Plant Data Sheet

 

Bracken fern / Pteridium aquilinum

 

 

Range

Occurs throughout the world except in hot and cold deserts (1)

 

Climate, Elevation

Dry to wet forest, low to subalpine elevations (2)

Submontane to subalpine, occurs on water-shedding and water receiving sites in boreal, temperate, mesothermal, and tropical climates(3)

 

Local occurrence

Meadows, roadsides, clearings (2), fire disturbed sites (3)

 

Habitat preferences

Sterile sandy soils, acid sites, lake shores, bogs (2)

 

Plant strategy type/successional stage

Shade intolerant pioneer, succession species that is sufficiently shade tolerant to survive light spots in old growth forest (1)

 

Associated species

Coniferous forest, Gaultheria shallon, Hylocomium splendens, Vaccinium parvifolium (3), Cornus Canadensis and Linnaea borealis (1)

 

Collection restrictions or guidelines

Spore release in mid July for the PNW

 

Seed germination

Spores germinate without any dormancy requirement, usually in the spring after the spores are shed (1)

 

Vegetative regeneration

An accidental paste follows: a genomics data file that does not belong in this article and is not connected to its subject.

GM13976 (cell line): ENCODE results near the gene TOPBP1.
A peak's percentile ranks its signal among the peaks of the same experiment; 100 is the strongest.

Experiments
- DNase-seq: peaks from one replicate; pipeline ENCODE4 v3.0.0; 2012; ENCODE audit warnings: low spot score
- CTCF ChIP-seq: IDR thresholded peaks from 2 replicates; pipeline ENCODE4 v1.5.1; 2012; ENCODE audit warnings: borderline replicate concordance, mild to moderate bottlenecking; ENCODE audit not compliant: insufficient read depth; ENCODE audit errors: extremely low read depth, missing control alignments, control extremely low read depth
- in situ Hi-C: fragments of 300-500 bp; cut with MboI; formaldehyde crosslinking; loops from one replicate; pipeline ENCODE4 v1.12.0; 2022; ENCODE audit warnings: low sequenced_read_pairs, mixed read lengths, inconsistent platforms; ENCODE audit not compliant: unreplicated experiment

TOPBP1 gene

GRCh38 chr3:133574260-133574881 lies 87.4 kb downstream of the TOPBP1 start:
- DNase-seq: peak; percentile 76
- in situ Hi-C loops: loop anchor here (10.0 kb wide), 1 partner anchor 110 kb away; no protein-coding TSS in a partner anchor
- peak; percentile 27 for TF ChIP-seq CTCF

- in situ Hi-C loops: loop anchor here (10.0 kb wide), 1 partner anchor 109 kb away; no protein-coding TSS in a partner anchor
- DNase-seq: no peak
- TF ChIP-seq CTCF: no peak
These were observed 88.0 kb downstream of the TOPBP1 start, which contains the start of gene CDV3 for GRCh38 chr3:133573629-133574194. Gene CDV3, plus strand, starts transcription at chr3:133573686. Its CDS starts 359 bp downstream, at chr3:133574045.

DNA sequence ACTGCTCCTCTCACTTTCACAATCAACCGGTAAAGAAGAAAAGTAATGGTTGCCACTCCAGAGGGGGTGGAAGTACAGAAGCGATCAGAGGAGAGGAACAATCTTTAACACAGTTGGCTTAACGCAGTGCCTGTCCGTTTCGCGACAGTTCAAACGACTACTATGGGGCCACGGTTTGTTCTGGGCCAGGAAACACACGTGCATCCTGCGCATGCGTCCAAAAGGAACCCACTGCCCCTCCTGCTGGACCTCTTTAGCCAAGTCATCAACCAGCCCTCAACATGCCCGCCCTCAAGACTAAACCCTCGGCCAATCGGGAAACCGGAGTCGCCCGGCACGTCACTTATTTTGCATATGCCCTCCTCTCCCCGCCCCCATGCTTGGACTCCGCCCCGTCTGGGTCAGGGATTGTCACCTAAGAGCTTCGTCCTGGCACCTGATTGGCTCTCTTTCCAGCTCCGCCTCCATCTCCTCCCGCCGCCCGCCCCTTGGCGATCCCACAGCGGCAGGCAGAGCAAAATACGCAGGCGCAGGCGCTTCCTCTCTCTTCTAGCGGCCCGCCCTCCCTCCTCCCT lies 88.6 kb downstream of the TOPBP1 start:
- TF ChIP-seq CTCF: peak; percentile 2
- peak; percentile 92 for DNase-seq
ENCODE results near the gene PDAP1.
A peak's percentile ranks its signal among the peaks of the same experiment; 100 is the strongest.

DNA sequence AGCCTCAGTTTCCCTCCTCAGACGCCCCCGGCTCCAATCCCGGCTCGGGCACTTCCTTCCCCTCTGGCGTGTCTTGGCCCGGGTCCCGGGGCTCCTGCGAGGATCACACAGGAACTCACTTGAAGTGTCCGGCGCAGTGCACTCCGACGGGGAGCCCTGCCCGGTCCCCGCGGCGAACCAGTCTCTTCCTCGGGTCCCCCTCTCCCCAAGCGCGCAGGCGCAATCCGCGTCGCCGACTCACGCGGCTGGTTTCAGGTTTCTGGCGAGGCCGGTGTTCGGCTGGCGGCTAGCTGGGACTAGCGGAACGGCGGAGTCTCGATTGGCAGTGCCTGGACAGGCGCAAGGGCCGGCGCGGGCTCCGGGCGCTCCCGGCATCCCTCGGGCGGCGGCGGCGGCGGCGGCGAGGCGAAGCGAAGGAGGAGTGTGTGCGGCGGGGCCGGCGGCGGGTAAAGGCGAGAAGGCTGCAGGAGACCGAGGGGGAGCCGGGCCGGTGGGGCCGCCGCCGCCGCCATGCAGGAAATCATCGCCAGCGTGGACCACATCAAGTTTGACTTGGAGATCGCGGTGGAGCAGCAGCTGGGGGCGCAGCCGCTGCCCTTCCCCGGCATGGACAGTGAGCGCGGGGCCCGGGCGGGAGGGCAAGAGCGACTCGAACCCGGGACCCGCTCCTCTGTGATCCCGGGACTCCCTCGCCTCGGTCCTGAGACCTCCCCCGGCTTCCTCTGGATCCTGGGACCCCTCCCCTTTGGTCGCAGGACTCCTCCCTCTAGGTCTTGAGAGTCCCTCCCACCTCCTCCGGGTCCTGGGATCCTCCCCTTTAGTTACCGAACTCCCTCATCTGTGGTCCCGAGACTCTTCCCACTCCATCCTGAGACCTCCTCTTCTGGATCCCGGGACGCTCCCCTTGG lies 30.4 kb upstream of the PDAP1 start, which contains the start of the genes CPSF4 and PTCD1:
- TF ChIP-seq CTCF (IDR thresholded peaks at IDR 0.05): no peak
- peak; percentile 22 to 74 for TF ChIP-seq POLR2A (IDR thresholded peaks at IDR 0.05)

Aggressive rhizome system, can be up to 400 in diameter and hundreds of years old (1)

 

Seed life

Spore germination declines from 96% to 35% after 3 years of storage (1)

 

Recommended seed storage conditions

 

Propagation recommendations

Division most successful method (1)

Soil or medium requirements

pH of 5.5 to 7.5 is optimal for spore germination, spore germination requires soil sterilized by fire (1), grows best on deep well-drained soils with good water holding capacity (4)

 

Installation form

Bare root, divisions

 

Recommended planting density

 

 

Care requirements after installed (water weekly, water once etc.)

 

 

Normal rate of growth or spread; lifespan

In first year, rhizomes may grow to 86 inches long, by end of second year, rhizome system can exceed 6 in diameter (1)

 

Sources cited

(1) Rook, Earl. 2002. Pteridium aquilinum, Bracken Fern. http://www.rook.org/earl/bwca/nature/ferns/pteridiumaqui.html

(2) Pojar, J. and MacKinnon, A. 1994. Plants of the Pacific Northwest Coast. Lone Pine Publishing, Redmond, WA, USA.

(3) Klinka, K, Krajina, V.J., Ceska, A. and A.M. Scagel. 1989. Indicator Plants of Coastal British Columbia. University of British Columbia Press, Vancouver.

(4) Crane, M. F. 1990. Pteridium aquilinum. U.S. Department of Agriculture, Forest Service, Rocky Mountain Research Station, Fire Sciences Laboratory (2003, April). Fire Effects Information System, [Online]. Available: http://www.fs.fed.us/database/feis/ [User, supply access date here].

 

Data compiled by: Lizbeth Seebacher May 5, 2003